Annual TAG Planning Session Explores Keys to Economic Readiness


Local economic developers representing all 11 Southeastern counties joined 15 partners and allies for a planning session in Fayetteville, hearing presentations from noted experts on a wide range of topics. N.C. Southeast’s Technical Advisory Group (TAG) organizes the event each year.

Presenters at the February 13-14 gathering included Jay Garner, founder of Atlanta-based Garner Economics, LLC, a leading location advisory firm. Mr. Garner’s presentation, “Are We on the Same Page? What Makes Good Communities Great,” provided insight on how economic development professionals can best position their communities and regions for successful interaction with site consultants, who typically handle higher-dollar site searches. “Location decisions are based on regions,” Mr. Garner explained, just as the benefits that accompany new industrial operations are spread regionally. “Market yourself regionally, but sell yourself locally,” he advised the group.

Regulatory and tax reform, especially in regards to the treatment of small businesses and entrepreneurs, were high priorities for Governor Pat McCrory, according to Tony Almeida, a top economic adviser to the new governor. Mr. Almeida outlined key themes and issues affecting North Carolina’s economy and business community. Despite one of the nation’s highest unemployment rates, many business owners in the state report not being able to fill open positions with qualified workers. The Administration will soon begin drafting a statewide economic strategy that it hopes to complete by July, Mr. Almeida said. Among other objectives, the new plan would consolidate various strategies and programs designed to maximize North Carolina’s military economy.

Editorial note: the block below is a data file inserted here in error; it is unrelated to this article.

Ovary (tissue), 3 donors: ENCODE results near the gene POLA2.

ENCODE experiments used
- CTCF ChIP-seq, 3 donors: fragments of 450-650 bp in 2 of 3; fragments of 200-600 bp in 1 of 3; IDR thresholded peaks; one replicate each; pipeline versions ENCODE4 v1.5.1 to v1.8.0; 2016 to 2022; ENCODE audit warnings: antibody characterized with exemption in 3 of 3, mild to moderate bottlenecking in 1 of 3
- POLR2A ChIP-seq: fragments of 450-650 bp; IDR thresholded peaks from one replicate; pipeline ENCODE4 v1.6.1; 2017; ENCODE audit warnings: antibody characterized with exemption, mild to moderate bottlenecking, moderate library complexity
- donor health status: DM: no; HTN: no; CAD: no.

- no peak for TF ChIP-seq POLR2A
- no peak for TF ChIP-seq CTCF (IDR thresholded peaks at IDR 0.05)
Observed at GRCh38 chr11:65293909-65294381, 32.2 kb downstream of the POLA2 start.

TAG members were briefed on grant-funding opportunities from Golden LEAF President Dan Gerlach. The Rocky Mount-based foundation is eager to partner with communities in eastern North Carolina, which has been under-represented in funding activity over recent years, Gerlach said. Maureen Little, associate vice president of the North Carolina Community College System, reviewed customized training programs that are available to new and existing employers in the state. Such programs are proving key in supporting the emergence of “lean” manufacturing operations in North Carolina, she said. Attorneys Richard Crow and Murali Baysham reviewed the federal government’s EB5 Immigrant Investor program, which helps bring foreign investment dollars into the U.S. in exchange for permanent residency status for overseas investors. Projects driven by EB5 funds are complex from both legal and financial standpoints, Mr. Baysham cautioned. Still, the U.S. Immigration Service approves about 80 percent of the 4,000 annual applications now coming into the program, Mr. Crow said.

“The annual planning session is one of the most visible ways the Southeast Commission engages in the sort of team-building that is so critical in regional economic development,” says TAG Chairman John Swope, director of the Sampson County Economic Development Commission. “It’s also the best opportunity many of us have to hear from top state and national experts about trends in our profession.”